Overlapping Jurisdictions in St Louis County
Continuing with the local government balkanization theme...
It's just crazy how many overlapping jurisdictions result in St. Louis County municipalities being divided up into multiple layers of other service providers, particularly fire protection districts and school districts.
The industrial/office park area south of I-270 and McDonnell Blvd., sometimes called the Brown Campus, is in
The City of Hazelwood, but serviced by
The Robertson Fire Protection District (not the Hazelwood city fire department); and by
The Ferguson-Florissant School District (not the Hazelwood School District).
In this case, much of this industrial area was annexed by Hazelwood in the 1990s, so there was an agreement with the already existing Robertson FPD to not switch over the fire protection; especially since the RFPD is headquartered in the annexation area - albeit in the residential part just north of I-270.
Some other parts of the 1990s Hazelwood annexation areas are served by Florissant Valley Fire Protection District.
The school district boundaries, meanwhile, are a relic of the fact that in 1975, Ferguson-Florissant was required to merge with Berkeley and Kinloch school districts in order to desegregate the three districts. Berkeley had already merged (probably in the late 1950s) with the Scudder School District, the school that served the African-American community called Robertson.
Robertson, now entirely bought out by the city of St. Louis for expansion and noise mitigation for Lambert Airport, was located off North Lindbergh adjacent to the railroad overpass. It is also the namesake for the Robertson FPD. Now, of course, there are no Ferguson-Florissant schools anywhere near this area, as there is basically no population there. Indeed - although the school map does not accurately reflect it - since the Berkeley High School has been renamed McCluer South-Berkeley and moved out of Berkeley entirely to South Florissant Road in January 2004, there is only one school in the entire district located west of I-170: Holman Elementary, on Harold Dr. near Brown Rd. in the far southwestern part of the City of Berkeley. Kinloch, of course, no longer has any schools. There are fewer than 500 residents left there.
Similarly, in the industrial area of Berkeley, north of Boeing and southeast of Ford, the area along Latty Avenue is in the City of Berkeley, served by the Berkeley Fire Department, but in the Hazelwood School District.
And, meanwhile, the section of the City of Ferguson located east of West Florissant Avenue, such as the Canfield Green Apartments is located in the Riverview Gardens School District, not Ferguson-Florissant. Too, the Harneywold subdivision in extreme northeast Ferguson, as well as the Crossings at Halls Ferry shopping center in Ferguson, are in the Hazelwood School District. At least both areas are served by the Ferguson Fire Department.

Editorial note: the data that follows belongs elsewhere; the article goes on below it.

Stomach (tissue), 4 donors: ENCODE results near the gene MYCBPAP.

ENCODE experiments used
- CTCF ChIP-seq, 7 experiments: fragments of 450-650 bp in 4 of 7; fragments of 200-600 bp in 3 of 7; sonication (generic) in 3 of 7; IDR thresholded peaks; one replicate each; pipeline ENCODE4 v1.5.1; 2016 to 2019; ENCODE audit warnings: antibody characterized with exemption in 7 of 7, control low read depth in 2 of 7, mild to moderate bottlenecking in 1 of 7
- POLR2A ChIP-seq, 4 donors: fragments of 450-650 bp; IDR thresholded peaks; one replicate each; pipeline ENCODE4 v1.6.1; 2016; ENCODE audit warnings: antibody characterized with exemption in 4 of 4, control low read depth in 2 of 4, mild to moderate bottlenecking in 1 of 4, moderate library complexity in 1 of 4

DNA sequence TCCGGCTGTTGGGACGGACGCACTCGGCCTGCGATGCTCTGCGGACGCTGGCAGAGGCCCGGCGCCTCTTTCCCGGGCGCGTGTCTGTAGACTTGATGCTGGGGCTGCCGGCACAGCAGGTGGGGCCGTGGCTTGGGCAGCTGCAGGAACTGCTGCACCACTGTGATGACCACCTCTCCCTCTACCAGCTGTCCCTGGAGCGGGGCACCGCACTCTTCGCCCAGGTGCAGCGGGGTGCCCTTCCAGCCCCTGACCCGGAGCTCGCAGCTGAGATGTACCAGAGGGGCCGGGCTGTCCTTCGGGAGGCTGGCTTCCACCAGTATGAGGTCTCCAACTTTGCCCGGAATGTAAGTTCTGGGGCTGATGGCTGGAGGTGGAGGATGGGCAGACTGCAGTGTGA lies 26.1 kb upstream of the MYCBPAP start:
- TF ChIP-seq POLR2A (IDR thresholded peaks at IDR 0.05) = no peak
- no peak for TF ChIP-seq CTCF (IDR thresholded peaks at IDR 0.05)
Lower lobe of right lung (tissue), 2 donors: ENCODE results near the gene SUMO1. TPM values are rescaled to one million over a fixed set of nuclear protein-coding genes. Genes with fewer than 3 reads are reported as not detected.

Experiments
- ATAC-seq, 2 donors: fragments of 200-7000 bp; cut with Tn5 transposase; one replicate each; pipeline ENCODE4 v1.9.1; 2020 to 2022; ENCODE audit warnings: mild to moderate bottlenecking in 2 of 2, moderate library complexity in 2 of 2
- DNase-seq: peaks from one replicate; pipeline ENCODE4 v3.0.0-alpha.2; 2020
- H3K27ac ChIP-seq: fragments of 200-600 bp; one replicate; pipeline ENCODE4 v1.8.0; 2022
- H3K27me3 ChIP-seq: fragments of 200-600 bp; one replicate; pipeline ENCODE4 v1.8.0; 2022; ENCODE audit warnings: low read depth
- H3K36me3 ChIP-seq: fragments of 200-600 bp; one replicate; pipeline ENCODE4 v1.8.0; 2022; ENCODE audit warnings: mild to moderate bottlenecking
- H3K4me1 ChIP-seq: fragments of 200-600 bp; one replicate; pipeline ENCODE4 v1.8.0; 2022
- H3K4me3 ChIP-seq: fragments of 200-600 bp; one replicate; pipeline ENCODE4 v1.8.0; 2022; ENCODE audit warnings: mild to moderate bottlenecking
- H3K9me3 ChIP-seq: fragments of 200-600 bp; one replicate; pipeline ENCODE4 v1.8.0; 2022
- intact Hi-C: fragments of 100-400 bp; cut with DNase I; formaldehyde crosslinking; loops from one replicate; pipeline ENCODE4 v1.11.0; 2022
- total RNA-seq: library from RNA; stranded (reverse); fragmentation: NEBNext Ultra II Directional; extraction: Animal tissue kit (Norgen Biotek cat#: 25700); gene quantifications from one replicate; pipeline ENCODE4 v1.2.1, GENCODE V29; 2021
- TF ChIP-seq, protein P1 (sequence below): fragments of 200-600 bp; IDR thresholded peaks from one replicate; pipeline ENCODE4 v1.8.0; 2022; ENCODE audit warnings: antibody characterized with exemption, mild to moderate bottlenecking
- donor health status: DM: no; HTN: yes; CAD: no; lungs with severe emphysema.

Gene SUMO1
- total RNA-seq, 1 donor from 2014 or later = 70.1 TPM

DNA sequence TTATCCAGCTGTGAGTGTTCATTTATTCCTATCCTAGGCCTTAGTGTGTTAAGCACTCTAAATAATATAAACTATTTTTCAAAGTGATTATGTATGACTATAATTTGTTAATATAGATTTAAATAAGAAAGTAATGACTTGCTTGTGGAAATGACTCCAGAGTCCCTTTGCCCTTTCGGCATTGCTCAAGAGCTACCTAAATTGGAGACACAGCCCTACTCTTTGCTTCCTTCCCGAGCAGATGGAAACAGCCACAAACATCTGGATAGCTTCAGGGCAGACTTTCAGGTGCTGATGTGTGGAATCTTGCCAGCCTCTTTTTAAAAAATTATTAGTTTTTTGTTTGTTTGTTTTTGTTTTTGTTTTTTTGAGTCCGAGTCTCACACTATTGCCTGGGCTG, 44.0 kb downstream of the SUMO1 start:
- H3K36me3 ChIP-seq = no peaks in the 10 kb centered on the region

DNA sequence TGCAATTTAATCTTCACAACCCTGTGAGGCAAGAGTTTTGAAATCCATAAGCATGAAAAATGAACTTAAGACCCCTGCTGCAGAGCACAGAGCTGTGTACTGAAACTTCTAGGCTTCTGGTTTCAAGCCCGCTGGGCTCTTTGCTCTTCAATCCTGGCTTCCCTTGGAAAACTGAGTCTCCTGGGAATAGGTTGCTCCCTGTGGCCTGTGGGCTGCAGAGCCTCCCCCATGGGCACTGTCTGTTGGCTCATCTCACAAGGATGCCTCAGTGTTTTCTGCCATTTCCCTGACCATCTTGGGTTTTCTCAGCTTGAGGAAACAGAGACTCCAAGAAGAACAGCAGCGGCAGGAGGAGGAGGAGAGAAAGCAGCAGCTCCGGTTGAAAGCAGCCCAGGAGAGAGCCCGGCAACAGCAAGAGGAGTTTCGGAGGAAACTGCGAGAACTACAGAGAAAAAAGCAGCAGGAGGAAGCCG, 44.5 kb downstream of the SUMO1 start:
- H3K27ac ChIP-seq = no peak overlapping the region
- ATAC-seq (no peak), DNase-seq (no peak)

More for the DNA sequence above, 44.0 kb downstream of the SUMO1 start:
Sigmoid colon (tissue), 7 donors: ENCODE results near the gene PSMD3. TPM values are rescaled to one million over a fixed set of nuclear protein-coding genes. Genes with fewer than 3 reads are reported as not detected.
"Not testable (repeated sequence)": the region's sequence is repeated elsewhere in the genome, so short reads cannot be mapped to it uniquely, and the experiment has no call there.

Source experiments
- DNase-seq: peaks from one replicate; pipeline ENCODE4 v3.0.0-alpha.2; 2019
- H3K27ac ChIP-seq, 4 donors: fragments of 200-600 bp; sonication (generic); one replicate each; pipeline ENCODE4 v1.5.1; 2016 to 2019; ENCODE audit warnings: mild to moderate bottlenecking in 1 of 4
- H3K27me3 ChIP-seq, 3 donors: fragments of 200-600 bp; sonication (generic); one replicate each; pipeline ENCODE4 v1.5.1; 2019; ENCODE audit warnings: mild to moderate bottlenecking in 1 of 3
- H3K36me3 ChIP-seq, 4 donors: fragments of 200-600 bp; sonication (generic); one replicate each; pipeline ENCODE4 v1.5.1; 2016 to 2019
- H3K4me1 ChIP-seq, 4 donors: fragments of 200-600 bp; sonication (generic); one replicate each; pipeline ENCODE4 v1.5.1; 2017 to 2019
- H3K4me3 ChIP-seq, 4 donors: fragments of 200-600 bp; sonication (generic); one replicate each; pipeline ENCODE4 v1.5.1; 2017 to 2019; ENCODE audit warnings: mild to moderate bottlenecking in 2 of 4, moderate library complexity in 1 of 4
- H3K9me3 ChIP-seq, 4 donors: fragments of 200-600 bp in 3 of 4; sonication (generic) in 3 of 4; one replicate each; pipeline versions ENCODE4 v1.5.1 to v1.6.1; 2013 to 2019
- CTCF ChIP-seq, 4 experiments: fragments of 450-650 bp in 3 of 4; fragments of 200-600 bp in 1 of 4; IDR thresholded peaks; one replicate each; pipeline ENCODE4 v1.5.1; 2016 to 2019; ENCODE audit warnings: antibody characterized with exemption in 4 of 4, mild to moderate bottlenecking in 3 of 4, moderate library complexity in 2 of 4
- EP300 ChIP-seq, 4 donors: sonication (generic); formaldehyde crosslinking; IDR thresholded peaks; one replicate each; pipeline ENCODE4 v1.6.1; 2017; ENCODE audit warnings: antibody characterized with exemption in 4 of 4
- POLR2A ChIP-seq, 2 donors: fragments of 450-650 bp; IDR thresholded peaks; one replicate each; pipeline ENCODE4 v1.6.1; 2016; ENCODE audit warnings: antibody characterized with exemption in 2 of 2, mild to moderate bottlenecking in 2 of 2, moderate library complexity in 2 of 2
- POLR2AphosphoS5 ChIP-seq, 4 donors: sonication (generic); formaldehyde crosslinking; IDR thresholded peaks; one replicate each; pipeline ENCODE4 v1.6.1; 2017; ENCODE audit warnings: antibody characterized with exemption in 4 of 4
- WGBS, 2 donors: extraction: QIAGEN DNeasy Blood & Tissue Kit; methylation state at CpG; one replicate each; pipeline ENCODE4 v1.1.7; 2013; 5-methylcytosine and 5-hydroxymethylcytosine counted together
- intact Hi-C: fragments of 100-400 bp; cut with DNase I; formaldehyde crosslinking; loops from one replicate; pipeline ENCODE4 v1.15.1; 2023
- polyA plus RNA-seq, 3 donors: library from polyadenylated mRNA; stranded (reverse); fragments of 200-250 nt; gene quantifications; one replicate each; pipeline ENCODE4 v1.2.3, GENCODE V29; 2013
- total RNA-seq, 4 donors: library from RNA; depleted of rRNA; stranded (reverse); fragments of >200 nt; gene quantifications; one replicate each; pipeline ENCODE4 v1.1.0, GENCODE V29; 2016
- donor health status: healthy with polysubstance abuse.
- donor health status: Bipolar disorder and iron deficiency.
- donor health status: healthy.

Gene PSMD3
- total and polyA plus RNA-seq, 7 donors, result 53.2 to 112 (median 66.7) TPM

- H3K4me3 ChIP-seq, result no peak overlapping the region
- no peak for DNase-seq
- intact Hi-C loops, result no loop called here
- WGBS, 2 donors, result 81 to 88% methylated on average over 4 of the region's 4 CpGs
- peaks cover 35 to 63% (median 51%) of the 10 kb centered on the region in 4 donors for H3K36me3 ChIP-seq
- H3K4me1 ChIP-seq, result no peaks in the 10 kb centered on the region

Most parts of the City of Florissant - which does not have its own fire department - are in the aforementioned Florissant Valley FPD. However, the portions of Florissant city located east of New Halls Ferry Road are in the Black Jack Fire Protection District. On the other hand, large sections of Florissant city - the newer areas, north and west of Coldwater Creek - are in the Hazelwood School District, not Ferguson-Florissant. Further, parts of "unincorporated Florissant" located east of New Halls Ferry Road near Parker Road are in the Ferguson-Florissant schools, Black Jack FPD, and no city at all.
And, finally, there's the City of Dellwood. Centered roughly on the intersection of West Florissant and Chambers, Dellwood is divided into three different school districts: the far north part of Dellwood is in Hazelwood schools; the remaining portion east of West Florissant is in Riverview Gardens schools; and the part west of West Florissant is in Ferguson-Florissant. Further, that far north part is also served by Black Jack FPD; the remainder of Dellwood is in the Metro North Fire Protection District (formerly known as Moline FPD).
Is it any wonder the St. Louis County Tax Rates book is 11 pages long? And I think there used to be a version, even more detailed, closer to 100 pages. When you overlay munis, school districts and fire districts plus library districts, MSD and its various subdistricts, special business districts, and street lighting districts, the system gets quite complex and granular indeed.
Fortunately, in the City of St. Louis we only have one municipality - which runs its own excellent fire department, one school district, one library district, and a handful of special business districts. There might be a few MSD subdistricts, too, but I'm not entirely sure. All the major taxing bodies have very simple, easy-to-understand names: they start with "St. Louis."